They sat in places of honour at the huge rally in Revolution Square on Tuesday night, faces wrinkled by time but olive-green uniforms neatly pressed. The veterans of the rebel army that defeated the forces of Cuban dictator Fulgencio Batista 56 years ago are now a dwindling band of octogenarians.
President Raul Castro, 85, is one of them. And as he listened to his brother’s eulogies, he surely knew as well as anyone that an era is coming to an end.
Raul Castro has acknowledged as much, announcing that he will leave the presidency on Feb. 24, 2018, after Cuba holds its next elections. (The actual voting is, of course, something of a formality in a one-party state.)
Diaz-Canel offers a new look
The appointed successor is already known: Vice-President Miguel Diaz-Canel, who represents the next generation of Communist Party leaders.
A 56-year-old lover of rock music in a country where it was once officially frowned on as degenerate, Diaz-Canel represents the Cuban Communist Party’s best hope for the future. He dresses office casual, carries a tablet and knows how to interact with ordinary people almost like a politician who has to campaign for votes.
But Diaz-Canel also cultivated the leaders of the old generation, particularly the Castros, and never deviates from party dogma in his public statements.
Others who have seemed to be favoured have had mysterious falls from grace, such as former foreign minister Felipe Perez Roque or party economist Carlos Lage. One Castro protege, Arnaldo Ochoa, ended up in front of a firing squad accused of drug trafficking.
Cuban Kremlinologists agree Diaz-Canel has the inside track to become president. A more important question, say those who know the system from the inside, is how much of a difference it will make. There are reasons to believe it won’t mean much.
Tall poppies get their heads chopped off
Miriam Leiva Viamonte was a member of the party elite. As a senior official of the Foreign Ministry, she travelled the world, sometimes in the company of the “maximum leader,” as Castro was sometimes called.
She was expelled from the party when she failed to take a hint that she should divorce her economist husband, Oscar Espinosa Chepe, then considered a “counter-revolutionary” for questioning Cuba’s economic model.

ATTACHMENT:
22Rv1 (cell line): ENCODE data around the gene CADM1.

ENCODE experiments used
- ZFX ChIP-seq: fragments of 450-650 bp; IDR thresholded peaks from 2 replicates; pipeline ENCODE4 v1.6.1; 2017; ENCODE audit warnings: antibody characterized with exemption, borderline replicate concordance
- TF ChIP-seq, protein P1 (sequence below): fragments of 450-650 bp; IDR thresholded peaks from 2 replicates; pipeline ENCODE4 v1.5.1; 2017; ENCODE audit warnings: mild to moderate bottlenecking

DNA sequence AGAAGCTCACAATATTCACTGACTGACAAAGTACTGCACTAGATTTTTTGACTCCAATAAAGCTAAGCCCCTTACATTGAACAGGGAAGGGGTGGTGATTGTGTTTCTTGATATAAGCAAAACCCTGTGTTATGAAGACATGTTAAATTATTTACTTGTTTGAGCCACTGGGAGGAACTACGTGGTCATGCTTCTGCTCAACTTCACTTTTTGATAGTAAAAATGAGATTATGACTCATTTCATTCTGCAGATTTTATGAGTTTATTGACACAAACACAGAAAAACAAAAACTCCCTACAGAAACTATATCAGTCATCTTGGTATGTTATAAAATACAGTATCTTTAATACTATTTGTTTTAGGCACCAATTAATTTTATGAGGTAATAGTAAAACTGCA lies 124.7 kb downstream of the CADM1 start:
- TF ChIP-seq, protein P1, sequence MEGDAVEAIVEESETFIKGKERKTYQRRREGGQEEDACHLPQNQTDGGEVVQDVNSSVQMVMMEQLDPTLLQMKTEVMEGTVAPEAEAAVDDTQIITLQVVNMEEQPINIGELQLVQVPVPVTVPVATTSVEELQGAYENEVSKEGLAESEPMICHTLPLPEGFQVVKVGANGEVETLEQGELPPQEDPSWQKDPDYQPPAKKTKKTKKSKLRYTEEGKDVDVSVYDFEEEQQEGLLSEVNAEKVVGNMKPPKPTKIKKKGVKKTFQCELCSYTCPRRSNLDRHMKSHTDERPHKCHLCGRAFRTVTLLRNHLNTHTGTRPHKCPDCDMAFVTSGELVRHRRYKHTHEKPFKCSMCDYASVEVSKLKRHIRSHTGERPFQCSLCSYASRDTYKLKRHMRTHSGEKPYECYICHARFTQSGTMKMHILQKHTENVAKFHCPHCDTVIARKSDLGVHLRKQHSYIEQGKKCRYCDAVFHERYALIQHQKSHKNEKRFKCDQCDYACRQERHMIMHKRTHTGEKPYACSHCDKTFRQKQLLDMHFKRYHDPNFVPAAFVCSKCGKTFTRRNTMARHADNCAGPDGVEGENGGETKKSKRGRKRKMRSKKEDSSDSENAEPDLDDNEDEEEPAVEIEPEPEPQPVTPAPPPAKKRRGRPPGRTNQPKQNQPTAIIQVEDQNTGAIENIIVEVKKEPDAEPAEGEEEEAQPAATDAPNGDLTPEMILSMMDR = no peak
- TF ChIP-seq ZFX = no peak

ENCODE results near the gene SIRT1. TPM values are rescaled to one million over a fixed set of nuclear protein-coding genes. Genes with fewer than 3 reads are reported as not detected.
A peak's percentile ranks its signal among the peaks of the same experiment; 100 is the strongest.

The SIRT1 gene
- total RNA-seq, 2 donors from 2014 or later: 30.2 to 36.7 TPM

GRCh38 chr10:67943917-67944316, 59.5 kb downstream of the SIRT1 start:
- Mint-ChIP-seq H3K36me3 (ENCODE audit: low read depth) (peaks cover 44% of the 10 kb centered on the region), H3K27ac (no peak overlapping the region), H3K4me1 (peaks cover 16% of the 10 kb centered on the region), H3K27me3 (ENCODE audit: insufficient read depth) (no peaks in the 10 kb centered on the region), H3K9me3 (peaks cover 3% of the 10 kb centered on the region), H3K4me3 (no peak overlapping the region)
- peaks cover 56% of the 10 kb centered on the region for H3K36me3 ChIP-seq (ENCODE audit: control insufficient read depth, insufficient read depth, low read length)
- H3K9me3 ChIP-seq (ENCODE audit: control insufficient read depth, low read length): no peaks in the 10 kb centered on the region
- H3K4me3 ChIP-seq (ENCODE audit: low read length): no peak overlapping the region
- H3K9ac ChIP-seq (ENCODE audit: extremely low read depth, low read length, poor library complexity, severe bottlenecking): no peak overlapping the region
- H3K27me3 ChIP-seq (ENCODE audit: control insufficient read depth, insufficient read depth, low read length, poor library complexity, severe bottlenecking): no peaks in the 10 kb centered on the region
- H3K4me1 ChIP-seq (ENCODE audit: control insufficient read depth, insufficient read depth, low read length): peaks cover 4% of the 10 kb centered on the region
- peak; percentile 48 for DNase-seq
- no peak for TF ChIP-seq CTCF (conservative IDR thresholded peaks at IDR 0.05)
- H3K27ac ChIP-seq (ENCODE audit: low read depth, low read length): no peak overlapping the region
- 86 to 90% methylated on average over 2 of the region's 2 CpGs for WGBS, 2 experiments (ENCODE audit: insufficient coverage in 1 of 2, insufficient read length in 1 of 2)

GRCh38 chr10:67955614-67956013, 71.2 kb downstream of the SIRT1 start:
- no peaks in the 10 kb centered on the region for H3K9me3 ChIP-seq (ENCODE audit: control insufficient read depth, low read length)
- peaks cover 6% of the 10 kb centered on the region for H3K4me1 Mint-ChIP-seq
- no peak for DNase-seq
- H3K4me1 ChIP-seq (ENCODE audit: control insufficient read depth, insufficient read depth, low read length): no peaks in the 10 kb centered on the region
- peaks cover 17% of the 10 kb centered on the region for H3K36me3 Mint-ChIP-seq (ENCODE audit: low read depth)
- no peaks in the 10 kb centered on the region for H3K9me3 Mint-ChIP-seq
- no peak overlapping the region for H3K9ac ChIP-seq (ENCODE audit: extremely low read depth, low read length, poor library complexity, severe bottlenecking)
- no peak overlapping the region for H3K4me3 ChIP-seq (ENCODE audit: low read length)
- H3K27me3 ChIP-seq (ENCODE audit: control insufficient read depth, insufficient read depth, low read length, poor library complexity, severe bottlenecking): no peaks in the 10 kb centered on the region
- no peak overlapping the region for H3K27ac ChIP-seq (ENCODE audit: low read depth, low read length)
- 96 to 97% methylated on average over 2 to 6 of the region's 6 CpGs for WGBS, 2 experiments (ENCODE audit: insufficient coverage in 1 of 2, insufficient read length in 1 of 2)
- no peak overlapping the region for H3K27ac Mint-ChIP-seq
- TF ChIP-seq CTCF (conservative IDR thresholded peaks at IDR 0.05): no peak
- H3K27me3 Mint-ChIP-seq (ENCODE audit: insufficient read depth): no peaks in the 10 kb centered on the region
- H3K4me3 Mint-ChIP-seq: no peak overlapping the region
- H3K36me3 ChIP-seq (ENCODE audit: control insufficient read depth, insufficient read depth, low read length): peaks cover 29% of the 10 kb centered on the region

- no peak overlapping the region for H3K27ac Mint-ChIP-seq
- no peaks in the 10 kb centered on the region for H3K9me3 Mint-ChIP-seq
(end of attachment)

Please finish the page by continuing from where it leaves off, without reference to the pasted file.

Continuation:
Though subjected to years of intense official harassment, privations and many detentions, she has remained in the country.
She says she believes a kind of paralysis is gripping the party’s next generation. People want to position themselves to benefit from the transition and not be left behind but know there are also risks to standing out in a party that prizes conformity.
“You never really know who’s going to be the successor. Because when they express what they shouldn’t have said, they are put aside, or in prison, or even shot,” she said. “That’s what has trapped the country, and them.”
Is the presidency overrated?
Leiva Viamonte says Diaz-Canel is being handed an empty chalice by Raul, who plans to hold on to his posts as first secretary of the Communist Party and commander of the armed forces, leaving the president with no real power base of his own.
“The Communist Party is the most important institution in Cuba, and by the constitution, it’s the party that rules in Cuba,” she said. “Who has the party is the ruler, and, of course, he has the military to support him. He’s only going to step down from his executive leadership.”
As Cuba’s top general, Raul will also control much of the economy. While he was minister of defence, Raul launched various business projects and de facto gave the military control over much of Cuba’s economy, including many of the hotels that welcome Canadian tourists to the country.
And so Raul will remain in power after 2018, assuming he is still alive.
The real question for communist rule in Cuba is: what happens when Raul dies?
Offspring a mixed group
Fidel Castro was always intensely private about his family life. He has at least seven children, and probably several more. Earlier this month, three of his sons came to see Canadian Prime Minister Justin Trudeau at his Havana hotel to inform him that their father was too sick to receive him.
But Fidel’s offspring have shown little ambition for power.
Raul’s progeny are a different story.
Alejandro Castro is Raul’s son and was groomed for power from an early age by his uncle Fidel. When foreign leaders visited the ailing comandante at his home (precise location a closely guarded state secret), it was Alejandro who snapped the photos.
Alejandro is believed to have taken command of Cuba’s shadowy security agencies, giving him a real advantage in any contest for power.
Raul’s daughter Mariela runs Cuba’s national centre for sex education.
Raul’s son-in-law Luis Alberto Rodriguez Lopez-Callejas — the husband of his daughter Deborah — is also a contender. Raul has allowed both his son and his son-in-law to rise to the rank of colonel in the country’s armed forces.
Little is really known about relations between the next generation of the Castro family, although things are rumoured to be tense and competitive.
Raul Castro purged Fidel’s closest collaborators from top jobs when he assumed the presidency in 2008, replacing them with his own.
Some Cubans believe that Diaz-Canel is just a placeholder, designed to buy the Castro family time to manoeuvre. The fact he is not related helps to dispel the impression that Cuba is ruled by a family dynasty, but the real intention is that after a few years, a Castro will replace him.
But of course, the real inner workings of Cuba’s Communist Party are opaque to all but a few insiders.
And there is another factor that may make all of the jockeying and power games irrelevant. That is the Cuban people, now mostly living on official salaries of between $ 20 and $ 40 a month, and increasingly impatient for real change.